Herb-Drug Interactions: Resveratrol

Types, sources and related compounds

Resveratrol is a polyphenol present in most grape and wine products and is the compound largely credited with providing the health benefits of red wine. However, the concentration is very variable between foods and supplements, so it is difficult to evaluate the clinical relevance of the available information.

Use and indications

Resveratrol is used for its reputed anti-ageing effects. It is said to have antioxidant properties and antiplatelet effects, and is therefore promoted as having benefits in a variety of cardiovascular diseases, including atherosclerosis. It also has some oestrogenic and anti-inflammatory activity, and is under investigation in the prevention and treatment of cancer, because it appears to reduce cell proliferation.

Pharmacokinetics

An in vitro study reported that resveratrol inhibited the cytochrome P450 isoenzyme CYP3A4, but was much less potent than erythromycin, a known, clinically relevant, moderate CYP3A4 inhibitor. Similar results were found in other studies. Interestingly, red wine also inhibited CYP3A4, but this effect did not correlate with the resveratrol content.

In other studies resveratrol had only very weak inhibitory effects on CYP1A2, which are unlikely to be of any clinical relevance… Similarly, one study suggests that resveratrol and its primary metabolite do not inhibit CYP2C9 (see Resveratrol + Diclofenac) and CYP2D6, and resveratrol only weakly inhibits CYP2C19 (see Resveratrol + Mephenytoin).

Interactions overview

Resveratrol may have clinically significant antiplatelet effects which may be additive with antiplatelets and anticoagulant drugs as well as other drugs that may cause bleeding such as NSAIDs. An in vitro study reports that resveratrol had no significant effect on the metabolism of diclofenac and only weakly inhibited the metabolism of (S)-mephenytoin. Therefore clinically relevant pharmacokinetic interactions between resveratrol and substrates of CYP2C9 and CYP2C19, respectively, would not be expected. An in vitro study also found that resveratrol moderately inhibited the metabolism of paclitaxel; however, the clinical relevance of this is unclear.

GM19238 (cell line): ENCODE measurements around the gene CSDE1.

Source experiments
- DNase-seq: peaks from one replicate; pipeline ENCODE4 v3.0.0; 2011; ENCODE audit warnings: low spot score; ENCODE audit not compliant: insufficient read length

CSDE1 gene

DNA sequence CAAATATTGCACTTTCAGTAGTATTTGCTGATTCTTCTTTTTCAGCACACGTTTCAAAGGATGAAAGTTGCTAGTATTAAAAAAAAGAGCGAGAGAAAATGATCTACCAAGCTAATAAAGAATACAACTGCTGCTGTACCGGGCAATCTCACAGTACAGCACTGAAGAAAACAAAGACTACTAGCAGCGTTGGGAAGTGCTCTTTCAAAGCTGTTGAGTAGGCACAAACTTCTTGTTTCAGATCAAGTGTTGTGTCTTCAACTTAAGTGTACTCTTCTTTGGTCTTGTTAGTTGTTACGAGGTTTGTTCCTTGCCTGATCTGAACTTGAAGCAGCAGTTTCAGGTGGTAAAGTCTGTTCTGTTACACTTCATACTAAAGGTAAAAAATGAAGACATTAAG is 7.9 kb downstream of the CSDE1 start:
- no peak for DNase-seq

Resveratrol + Anticoagulant or Antiplatelet drugs

The interaction between resveratrol and anticoagulants or antiplatelet drugs is based on experimental evidence only.

Clinical evidence

No interactions found.

Experimental evidence

An ex vivo study using samples of platelet-rich plasma from 50 high-risk cardiac patients taking aspirin found that resveratrol significantly reduced platelet aggregation in response to collagen and adrenaline (epinephrine) in the samples taken from aspirin-resistant patients, but only had a minimal effect in those taken from aspirin-sensitive patients. Resveratrol had minimal effects on ADP-induced platelet aggregation in both groups of patients. Another in vitro study found that a low concentration of resveratrol (2 or 5 micromoles) increased the inhibitory effect of prostaglandins E1 and I2 on platelet aggregation in response to collagen, although it did not itself affect collagen-induced platelet aggregation. This subject has been extensively studied and is the subject of a number of review articles.

Mechanism

Resveratrol appears to enhance the inhibitory response to platelet aggregation. This effect may be additive to the effects of other drugs with antiplatelet effects.

Importance and management

Although there appears to be a plethora of in vitro studies to support the antiplatelet role of resveratrol, there is a lack of clinical data in humans. Therefore it is difficult to confirm if a clinically significant enhancement of antiplatelet effects would occur in patients taking resveratrol with antiplatelet drugs. Concurrent use need not be avoided (indeed combinations of antiplatelet drugs are often prescribed together), but it may be prudent to be aware of the potential for increased bleeding if resveratrol is given with other antiplatelet drugs such as aspirin and clopidogrel. Patients should discuss any episode of prolonged bleeding with a healthcare professional.